ZOOMER Magazine - - ZOOM IN - By Dr. Zachary Levine

THE ER IS OF­TEN A VERY BUSY and crowded place. The beauty of the ER but also what makes it so crazy is that all are welcome, and peo­ple are pri­or­i­tized on the sever­ity of their med­i­cal is­sue. On av­er­age, Cana­di­ans visit the ER more of­ten and wait longer than peo­ple in other Com­mon­wealth coun­tries. So ask your doc­tor what off-hours cov­er­age their of­fice has; many share an on-call sys­tem whereby off-hours and hol­i­days are cov­ered by a doc­tor. This could save you from hours in the ER. Here, a few more tips.

If you are se­verely ill, call an am­bu­lance. You may not be safe to drive; paramedics can be­gin life-sav­ing treat­ment en route; an am­bu­lance can usu­ally get there faster; and the am­bu­lance will know the best place to go – in many large cities, cer­tain cen­tres are deemed the stroke cen­tre or the heart cen­tre. That said, ar­riv­ing by am­bu­lance will not get you seen faster if your prob­lem does not war­rant it.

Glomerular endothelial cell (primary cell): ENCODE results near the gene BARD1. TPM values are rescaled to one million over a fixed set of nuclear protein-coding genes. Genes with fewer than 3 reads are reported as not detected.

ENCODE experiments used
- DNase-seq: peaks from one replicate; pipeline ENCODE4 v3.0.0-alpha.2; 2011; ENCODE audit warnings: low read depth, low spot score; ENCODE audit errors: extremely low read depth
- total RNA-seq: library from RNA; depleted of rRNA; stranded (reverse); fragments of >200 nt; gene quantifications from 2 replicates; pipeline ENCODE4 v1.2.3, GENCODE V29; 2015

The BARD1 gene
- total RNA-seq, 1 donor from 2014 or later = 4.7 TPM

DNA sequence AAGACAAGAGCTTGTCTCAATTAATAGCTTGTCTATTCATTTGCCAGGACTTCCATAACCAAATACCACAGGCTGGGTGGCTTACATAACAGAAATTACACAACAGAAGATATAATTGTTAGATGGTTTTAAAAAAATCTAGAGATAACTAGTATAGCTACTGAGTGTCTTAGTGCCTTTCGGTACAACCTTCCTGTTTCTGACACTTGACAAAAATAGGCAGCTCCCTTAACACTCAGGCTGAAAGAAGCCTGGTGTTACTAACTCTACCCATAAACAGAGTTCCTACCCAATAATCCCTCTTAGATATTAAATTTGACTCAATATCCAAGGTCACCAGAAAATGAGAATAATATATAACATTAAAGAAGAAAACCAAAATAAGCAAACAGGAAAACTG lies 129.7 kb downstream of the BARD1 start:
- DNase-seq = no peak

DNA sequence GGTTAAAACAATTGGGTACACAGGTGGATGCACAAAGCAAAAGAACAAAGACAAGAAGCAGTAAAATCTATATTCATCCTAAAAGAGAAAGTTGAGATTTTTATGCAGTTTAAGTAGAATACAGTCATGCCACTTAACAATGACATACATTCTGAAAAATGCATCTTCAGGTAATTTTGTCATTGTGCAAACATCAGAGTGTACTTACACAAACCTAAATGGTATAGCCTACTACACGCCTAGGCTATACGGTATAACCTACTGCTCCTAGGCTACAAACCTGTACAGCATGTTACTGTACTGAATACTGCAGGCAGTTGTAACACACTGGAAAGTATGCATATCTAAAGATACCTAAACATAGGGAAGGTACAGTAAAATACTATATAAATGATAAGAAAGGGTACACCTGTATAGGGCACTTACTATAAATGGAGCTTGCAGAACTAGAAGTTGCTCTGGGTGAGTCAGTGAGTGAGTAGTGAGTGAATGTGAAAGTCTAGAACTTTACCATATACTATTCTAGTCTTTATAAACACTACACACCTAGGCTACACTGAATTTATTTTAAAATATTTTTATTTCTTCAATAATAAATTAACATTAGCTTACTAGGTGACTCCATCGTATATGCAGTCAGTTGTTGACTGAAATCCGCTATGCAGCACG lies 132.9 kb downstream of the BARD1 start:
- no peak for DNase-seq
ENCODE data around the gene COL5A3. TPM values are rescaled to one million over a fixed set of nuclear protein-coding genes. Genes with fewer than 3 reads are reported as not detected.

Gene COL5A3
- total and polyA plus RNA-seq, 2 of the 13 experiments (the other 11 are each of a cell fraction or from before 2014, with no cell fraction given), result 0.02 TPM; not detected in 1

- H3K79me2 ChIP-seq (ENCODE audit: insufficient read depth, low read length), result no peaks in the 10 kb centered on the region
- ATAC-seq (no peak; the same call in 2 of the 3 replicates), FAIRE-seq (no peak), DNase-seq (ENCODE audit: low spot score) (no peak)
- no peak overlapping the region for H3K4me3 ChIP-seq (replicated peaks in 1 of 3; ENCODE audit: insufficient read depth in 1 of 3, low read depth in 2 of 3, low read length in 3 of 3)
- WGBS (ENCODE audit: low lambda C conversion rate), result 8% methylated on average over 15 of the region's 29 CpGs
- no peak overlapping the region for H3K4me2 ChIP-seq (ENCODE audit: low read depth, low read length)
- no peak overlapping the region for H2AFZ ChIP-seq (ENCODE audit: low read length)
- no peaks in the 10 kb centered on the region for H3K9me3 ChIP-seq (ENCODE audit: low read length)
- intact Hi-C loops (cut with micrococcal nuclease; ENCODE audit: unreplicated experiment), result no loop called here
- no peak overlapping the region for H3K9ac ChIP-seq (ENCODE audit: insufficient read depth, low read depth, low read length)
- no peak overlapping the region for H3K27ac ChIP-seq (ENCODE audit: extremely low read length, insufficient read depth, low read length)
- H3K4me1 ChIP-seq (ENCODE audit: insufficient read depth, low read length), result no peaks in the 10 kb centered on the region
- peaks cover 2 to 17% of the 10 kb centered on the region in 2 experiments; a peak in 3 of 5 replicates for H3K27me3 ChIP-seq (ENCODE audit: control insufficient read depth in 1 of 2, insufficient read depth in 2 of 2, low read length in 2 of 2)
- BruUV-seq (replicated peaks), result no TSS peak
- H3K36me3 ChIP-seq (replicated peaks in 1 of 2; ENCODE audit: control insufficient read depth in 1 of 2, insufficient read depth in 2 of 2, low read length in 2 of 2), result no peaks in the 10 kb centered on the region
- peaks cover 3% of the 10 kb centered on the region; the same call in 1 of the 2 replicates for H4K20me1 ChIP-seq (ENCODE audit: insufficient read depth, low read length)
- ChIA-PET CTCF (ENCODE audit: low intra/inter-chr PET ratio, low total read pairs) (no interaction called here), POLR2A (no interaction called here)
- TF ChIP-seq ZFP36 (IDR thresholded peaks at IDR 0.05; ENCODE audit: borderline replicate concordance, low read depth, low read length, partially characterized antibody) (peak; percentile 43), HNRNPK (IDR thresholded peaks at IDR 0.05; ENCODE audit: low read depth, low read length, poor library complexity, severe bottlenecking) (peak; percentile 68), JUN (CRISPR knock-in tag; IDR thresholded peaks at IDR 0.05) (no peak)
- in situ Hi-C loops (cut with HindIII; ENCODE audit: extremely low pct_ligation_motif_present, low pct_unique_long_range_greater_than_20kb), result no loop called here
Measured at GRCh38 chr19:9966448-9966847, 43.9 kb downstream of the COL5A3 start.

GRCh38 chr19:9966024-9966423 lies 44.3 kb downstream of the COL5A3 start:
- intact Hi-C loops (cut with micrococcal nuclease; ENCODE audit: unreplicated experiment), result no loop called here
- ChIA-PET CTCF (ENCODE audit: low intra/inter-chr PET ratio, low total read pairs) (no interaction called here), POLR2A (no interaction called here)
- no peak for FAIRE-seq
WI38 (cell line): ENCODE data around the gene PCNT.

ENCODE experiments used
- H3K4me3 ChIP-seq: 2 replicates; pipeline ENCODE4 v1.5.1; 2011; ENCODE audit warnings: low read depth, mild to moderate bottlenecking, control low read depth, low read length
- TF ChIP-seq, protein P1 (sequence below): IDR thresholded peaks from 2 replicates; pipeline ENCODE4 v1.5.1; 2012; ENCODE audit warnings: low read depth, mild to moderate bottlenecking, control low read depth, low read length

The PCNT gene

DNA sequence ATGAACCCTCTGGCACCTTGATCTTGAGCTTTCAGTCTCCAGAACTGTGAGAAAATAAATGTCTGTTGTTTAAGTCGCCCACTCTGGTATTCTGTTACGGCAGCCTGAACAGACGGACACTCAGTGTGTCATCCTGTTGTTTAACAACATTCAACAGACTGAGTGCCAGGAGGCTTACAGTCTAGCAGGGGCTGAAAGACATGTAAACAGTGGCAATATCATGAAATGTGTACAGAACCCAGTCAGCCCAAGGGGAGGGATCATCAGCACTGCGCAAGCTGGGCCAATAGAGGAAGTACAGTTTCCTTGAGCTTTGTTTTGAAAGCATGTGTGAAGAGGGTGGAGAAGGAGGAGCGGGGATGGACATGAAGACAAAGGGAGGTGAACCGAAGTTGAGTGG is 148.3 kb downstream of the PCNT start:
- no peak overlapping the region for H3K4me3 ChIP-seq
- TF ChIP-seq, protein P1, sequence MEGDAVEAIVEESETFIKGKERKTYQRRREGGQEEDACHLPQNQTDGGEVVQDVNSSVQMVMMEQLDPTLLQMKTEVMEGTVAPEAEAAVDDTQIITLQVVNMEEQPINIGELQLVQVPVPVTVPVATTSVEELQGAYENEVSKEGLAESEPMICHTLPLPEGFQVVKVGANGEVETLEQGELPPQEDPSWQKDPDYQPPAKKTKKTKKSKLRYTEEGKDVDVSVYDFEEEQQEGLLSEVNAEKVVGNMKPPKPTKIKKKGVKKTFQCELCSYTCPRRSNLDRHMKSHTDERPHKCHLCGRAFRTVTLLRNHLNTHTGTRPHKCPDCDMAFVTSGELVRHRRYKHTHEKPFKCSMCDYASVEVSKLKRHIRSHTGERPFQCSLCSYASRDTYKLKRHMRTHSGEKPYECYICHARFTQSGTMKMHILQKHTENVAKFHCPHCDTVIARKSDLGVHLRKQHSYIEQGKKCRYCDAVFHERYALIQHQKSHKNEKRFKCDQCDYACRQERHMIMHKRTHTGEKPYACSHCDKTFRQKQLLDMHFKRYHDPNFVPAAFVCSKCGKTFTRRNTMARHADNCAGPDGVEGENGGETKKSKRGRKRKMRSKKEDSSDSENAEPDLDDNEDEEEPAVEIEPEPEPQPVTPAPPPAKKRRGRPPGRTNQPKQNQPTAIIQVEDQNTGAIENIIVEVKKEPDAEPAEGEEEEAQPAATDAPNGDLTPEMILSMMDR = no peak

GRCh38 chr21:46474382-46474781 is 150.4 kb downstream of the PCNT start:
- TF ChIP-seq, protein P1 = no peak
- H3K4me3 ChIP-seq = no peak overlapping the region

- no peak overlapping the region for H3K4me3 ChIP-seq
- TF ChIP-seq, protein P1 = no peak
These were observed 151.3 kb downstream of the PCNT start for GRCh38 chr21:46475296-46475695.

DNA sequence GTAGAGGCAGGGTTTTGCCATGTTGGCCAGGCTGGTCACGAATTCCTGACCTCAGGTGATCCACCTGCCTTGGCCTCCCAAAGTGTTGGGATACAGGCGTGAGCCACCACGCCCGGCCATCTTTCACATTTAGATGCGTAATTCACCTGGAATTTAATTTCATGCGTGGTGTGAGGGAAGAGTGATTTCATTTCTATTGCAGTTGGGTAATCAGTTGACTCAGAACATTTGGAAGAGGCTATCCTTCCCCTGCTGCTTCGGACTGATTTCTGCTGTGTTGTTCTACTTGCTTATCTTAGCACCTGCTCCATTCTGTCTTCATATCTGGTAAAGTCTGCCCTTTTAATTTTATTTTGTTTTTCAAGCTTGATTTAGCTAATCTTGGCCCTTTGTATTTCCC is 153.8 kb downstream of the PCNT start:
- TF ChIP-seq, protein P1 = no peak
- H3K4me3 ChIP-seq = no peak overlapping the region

Life-threat­en­ing prob­lems are seen first, so even painful prob­lems can wait. Triage nurses de­ter­mine how life-threat­en­ing a prob­lem is and as­sign a triage code. Most ERs, how­ever, have poli­cies to treat pain early. It is im­por­tant to let the staff know if some­thing changes or gets worse.

Come with or meet an ad­vo­cate there if you can. If you need some­thing or feel worse, your ad­vo­cate can speak for you. Com­mu­ni­ca­tion is key – if you have a ques­tion or con­cern, then ask or say some­thing. Your ad­vo­cate can also keep track of who you saw and what was said and done.

To en­sure the most in­formed as­sess­ment, carry with you a list of your med­i­ca­tions, al­ler­gies, ill­nesses and doc­tors.

Dr. Zachary Levine is an assistant pro­fes­sor in the fac­ulty of medicine at McGill Univer­sity Health Cen­tre and med­i­cal correspondent for AM740 (a ZoomerMe­dia prop­erty).

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